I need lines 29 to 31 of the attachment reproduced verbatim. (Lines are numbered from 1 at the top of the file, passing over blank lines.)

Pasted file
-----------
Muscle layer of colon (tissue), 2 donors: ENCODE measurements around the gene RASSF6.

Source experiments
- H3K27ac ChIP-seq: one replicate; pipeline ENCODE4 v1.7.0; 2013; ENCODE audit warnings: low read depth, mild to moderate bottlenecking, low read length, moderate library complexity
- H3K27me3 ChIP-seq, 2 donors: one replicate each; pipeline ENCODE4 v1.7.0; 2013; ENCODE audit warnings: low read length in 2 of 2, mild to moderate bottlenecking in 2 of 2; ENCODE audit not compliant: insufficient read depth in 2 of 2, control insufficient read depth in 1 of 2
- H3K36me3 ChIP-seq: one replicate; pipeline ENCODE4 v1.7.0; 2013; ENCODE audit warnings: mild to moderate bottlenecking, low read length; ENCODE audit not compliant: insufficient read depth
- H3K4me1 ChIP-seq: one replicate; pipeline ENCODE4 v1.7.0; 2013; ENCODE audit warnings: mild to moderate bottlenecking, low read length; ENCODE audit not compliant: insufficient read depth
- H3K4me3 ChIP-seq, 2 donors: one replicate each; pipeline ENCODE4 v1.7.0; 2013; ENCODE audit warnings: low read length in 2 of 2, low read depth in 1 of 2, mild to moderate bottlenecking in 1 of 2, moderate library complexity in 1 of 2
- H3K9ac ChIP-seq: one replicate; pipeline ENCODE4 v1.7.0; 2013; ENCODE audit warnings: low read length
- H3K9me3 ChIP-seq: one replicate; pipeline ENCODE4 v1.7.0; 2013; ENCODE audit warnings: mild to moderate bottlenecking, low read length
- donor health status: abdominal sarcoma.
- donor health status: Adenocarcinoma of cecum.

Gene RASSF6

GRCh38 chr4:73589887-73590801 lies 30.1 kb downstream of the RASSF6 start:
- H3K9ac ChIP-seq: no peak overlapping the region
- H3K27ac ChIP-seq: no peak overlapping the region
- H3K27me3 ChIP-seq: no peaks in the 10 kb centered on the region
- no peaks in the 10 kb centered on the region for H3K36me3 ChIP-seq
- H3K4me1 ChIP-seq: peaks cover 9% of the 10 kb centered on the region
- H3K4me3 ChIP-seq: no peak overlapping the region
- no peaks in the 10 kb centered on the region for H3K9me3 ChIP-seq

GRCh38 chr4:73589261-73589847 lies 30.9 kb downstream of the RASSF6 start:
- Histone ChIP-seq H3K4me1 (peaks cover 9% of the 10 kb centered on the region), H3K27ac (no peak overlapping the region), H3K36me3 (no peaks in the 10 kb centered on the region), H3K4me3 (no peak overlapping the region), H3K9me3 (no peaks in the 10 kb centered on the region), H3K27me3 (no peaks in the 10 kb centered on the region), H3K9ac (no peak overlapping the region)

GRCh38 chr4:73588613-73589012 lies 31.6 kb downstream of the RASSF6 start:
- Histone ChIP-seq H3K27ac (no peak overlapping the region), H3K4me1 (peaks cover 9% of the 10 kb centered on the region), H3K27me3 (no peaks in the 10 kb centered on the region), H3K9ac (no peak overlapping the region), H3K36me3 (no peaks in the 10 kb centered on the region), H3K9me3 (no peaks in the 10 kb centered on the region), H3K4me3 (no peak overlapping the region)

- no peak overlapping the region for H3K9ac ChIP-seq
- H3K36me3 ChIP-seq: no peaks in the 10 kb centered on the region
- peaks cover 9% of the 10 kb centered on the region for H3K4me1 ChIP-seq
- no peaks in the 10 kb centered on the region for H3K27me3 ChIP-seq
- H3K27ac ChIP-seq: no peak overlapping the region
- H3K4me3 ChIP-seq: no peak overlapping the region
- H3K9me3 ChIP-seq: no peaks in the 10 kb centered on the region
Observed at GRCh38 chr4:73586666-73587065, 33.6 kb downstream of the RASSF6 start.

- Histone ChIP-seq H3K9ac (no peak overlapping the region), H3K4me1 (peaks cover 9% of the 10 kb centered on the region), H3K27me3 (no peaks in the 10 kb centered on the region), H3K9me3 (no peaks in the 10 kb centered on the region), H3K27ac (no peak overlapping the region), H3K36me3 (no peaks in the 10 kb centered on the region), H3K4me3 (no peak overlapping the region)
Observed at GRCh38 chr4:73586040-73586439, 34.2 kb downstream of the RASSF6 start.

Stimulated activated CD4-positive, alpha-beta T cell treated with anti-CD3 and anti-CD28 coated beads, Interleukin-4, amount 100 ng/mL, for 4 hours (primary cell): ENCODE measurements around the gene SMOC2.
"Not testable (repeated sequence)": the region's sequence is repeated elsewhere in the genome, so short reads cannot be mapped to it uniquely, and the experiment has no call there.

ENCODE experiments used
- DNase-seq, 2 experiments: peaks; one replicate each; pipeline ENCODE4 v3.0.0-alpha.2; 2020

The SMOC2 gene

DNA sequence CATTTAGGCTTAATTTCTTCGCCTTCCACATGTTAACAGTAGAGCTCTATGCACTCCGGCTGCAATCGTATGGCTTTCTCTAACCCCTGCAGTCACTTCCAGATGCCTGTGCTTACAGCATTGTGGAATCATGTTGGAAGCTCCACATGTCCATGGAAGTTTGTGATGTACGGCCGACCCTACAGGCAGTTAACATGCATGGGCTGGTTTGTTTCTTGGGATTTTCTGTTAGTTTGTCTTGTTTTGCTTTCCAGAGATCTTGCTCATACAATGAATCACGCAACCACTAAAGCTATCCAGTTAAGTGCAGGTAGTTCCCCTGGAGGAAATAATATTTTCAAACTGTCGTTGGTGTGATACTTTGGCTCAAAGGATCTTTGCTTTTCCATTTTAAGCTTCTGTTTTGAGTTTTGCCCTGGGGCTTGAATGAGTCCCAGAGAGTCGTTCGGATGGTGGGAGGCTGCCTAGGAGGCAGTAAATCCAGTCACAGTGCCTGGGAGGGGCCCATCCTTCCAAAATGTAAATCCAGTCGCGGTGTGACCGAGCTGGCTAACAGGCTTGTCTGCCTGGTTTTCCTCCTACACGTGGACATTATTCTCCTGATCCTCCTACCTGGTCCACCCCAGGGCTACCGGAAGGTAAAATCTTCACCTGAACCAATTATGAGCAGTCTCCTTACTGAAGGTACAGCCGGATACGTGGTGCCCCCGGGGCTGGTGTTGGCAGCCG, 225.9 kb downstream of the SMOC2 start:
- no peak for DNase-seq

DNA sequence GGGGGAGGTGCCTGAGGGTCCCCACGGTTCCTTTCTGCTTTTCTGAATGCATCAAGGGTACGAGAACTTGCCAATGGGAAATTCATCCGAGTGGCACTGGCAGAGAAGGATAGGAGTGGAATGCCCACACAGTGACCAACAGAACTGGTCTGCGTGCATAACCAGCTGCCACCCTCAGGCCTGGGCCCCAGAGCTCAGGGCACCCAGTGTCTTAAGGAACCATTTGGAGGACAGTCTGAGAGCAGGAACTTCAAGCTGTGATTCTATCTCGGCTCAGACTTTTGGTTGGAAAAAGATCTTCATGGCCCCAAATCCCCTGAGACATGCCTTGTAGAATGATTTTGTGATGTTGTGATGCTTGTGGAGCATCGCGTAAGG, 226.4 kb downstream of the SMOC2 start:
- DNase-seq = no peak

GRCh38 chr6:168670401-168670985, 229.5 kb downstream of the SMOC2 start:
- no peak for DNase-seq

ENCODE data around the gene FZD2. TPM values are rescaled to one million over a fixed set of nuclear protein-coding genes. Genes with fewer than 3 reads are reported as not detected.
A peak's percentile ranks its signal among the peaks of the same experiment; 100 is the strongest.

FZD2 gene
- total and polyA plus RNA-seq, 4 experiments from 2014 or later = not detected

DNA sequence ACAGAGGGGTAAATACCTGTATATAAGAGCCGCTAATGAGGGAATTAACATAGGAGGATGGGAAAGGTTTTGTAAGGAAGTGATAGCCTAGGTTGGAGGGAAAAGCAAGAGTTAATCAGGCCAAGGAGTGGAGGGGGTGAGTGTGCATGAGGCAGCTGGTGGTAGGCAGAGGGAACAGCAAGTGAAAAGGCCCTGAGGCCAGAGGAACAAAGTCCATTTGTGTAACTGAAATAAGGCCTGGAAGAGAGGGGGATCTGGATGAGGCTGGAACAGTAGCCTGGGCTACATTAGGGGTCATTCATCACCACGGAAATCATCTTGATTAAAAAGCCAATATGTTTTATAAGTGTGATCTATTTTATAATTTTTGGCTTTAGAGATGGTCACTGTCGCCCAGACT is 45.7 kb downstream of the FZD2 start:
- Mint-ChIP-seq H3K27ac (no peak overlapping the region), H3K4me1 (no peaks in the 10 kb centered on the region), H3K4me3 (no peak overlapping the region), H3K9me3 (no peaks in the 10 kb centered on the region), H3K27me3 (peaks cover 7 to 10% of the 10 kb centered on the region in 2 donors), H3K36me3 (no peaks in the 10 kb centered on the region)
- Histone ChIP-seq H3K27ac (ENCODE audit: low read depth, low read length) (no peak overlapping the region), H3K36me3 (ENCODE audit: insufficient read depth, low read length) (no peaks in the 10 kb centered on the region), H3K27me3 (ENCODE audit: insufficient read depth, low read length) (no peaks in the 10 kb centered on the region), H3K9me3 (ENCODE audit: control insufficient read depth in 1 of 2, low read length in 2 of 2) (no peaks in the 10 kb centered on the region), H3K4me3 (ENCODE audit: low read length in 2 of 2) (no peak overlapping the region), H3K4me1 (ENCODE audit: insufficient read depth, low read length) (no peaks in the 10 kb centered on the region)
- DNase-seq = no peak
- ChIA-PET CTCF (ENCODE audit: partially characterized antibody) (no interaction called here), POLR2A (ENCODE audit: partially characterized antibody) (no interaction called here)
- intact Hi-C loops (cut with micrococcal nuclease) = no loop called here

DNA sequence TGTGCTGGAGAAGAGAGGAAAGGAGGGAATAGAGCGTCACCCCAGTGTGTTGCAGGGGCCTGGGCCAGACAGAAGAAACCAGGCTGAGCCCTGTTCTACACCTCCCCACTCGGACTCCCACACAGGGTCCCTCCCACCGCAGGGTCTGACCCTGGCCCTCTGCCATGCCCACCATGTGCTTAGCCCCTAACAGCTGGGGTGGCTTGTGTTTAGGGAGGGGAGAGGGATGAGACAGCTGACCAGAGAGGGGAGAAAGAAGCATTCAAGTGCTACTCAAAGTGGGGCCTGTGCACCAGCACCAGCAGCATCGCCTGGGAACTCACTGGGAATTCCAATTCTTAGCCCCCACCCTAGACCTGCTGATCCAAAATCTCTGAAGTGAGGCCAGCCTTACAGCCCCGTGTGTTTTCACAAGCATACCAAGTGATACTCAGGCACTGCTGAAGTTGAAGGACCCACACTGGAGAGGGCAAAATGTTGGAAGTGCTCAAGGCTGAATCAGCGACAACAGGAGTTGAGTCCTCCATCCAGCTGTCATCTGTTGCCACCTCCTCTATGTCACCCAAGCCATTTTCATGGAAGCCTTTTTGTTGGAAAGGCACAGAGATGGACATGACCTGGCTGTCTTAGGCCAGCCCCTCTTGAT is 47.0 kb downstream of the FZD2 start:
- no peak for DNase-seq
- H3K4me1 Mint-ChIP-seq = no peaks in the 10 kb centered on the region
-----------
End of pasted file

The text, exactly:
- H3K27ac ChIP-seq: no peak overlapping the region
- H3K4me3 ChIP-seq: no peak overlapping the region
- H3K9me3 ChIP-seq: no peaks in the 10 kb centered on the region